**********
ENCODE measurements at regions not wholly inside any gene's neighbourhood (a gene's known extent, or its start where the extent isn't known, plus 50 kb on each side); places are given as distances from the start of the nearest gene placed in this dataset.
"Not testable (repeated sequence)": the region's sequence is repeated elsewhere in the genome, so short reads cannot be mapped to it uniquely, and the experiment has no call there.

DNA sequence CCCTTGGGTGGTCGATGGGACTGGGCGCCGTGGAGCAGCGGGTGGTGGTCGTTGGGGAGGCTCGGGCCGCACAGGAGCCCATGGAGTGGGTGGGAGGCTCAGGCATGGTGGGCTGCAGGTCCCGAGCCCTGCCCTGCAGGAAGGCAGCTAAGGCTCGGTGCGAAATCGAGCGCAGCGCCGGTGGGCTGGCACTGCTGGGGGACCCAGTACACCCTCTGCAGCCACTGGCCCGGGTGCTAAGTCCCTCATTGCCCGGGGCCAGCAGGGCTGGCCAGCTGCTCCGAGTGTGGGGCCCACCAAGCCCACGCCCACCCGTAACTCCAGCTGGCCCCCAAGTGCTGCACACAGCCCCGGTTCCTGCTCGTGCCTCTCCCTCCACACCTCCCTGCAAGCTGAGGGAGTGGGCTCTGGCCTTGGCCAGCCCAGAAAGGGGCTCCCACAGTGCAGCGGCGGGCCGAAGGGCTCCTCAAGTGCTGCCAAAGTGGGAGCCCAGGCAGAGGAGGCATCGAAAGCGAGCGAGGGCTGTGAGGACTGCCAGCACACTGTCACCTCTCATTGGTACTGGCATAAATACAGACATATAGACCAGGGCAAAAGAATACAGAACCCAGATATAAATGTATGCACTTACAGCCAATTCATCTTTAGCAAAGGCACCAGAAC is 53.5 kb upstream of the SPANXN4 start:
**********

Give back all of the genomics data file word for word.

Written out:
ENCODE measurements at regions not wholly inside any gene's neighbourhood (a gene's known extent, or its start where the extent isn't known, plus 50 kb on each side); places are given as distances from the start of the nearest gene placed in this dataset.
"Not testable (repeated sequence)": the region's sequence is repeated elsewhere in the genome, so short reads cannot be mapped to it uniquely, and the experiment has no call there.

DNA sequence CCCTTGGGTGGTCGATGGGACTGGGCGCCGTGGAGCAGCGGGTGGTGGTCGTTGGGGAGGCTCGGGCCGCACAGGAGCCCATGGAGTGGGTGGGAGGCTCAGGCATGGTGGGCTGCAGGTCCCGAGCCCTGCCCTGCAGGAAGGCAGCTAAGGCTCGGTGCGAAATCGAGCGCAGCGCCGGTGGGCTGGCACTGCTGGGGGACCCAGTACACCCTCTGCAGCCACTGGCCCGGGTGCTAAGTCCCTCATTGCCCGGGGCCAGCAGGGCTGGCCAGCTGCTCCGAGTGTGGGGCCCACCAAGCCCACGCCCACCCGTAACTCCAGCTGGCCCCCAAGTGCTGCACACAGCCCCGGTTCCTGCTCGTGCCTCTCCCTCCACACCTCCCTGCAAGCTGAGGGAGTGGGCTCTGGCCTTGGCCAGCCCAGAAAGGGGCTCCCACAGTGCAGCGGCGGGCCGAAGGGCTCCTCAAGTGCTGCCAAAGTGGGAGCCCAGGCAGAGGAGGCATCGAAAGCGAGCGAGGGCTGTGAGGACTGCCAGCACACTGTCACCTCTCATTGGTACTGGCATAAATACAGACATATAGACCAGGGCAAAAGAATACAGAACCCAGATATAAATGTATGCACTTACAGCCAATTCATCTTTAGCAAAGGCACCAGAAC is 53.5 kb upstream of the SPANXN4 start: